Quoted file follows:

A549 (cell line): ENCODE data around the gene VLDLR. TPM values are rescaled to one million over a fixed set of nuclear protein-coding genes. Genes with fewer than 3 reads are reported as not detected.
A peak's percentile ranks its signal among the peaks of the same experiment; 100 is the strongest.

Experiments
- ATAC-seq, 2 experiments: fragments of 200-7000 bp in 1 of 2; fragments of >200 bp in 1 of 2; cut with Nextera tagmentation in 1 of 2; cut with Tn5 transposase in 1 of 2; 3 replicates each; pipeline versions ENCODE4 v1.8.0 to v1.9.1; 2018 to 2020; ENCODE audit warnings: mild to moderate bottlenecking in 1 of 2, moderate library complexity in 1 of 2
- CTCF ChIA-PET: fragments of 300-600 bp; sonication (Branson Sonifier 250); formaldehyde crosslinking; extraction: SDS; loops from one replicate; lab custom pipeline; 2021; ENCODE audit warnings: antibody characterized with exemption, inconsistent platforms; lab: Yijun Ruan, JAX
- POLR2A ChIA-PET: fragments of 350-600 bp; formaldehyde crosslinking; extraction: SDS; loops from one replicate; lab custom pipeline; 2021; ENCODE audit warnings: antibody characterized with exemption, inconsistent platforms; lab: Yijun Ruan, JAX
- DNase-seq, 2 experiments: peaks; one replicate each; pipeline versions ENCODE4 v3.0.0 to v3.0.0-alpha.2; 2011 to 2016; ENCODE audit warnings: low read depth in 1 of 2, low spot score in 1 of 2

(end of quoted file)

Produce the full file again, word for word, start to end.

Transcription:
A549 (cell line): ENCODE data around the gene VLDLR. TPM values are rescaled to one million over a fixed set of nuclear protein-coding genes. Genes with fewer than 3 reads are reported as not detected.
A peak's percentile ranks its signal among the peaks of the same experiment; 100 is the strongest.

Experiments
- ATAC-seq, 2 experiments: fragments of 200-7000 bp in 1 of 2; fragments of >200 bp in 1 of 2; cut with Nextera tagmentation in 1 of 2; cut with Tn5 transposase in 1 of 2; 3 replicates each; pipeline versions ENCODE4 v1.8.0 to v1.9.1; 2018 to 2020; ENCODE audit warnings: mild to moderate bottlenecking in 1 of 2, moderate library complexity in 1 of 2
- CTCF ChIA-PET: fragments of 300-600 bp; sonication (Branson Sonifier 250); formaldehyde crosslinking; extraction: SDS; loops from one replicate; lab custom pipeline; 2021; ENCODE audit warnings: antibody characterized with exemption, inconsistent platforms; lab: Yijun Ruan, JAX
- POLR2A ChIA-PET: fragments of 350-600 bp; formaldehyde crosslinking; extraction: SDS; loops from one replicate; lab custom pipeline; 2021; ENCODE audit warnings: antibody characterized with exemption, inconsistent platforms; lab: Yijun Ruan, JAX
- DNase-seq, 2 experiments: peaks; one replicate each; pipeline versions ENCODE4 v3.0.0 to v3.0.0-alpha.2; 2011 to 2016; ENCODE audit warnings: low read depth in 1 of 2, low spot score in 1 of 2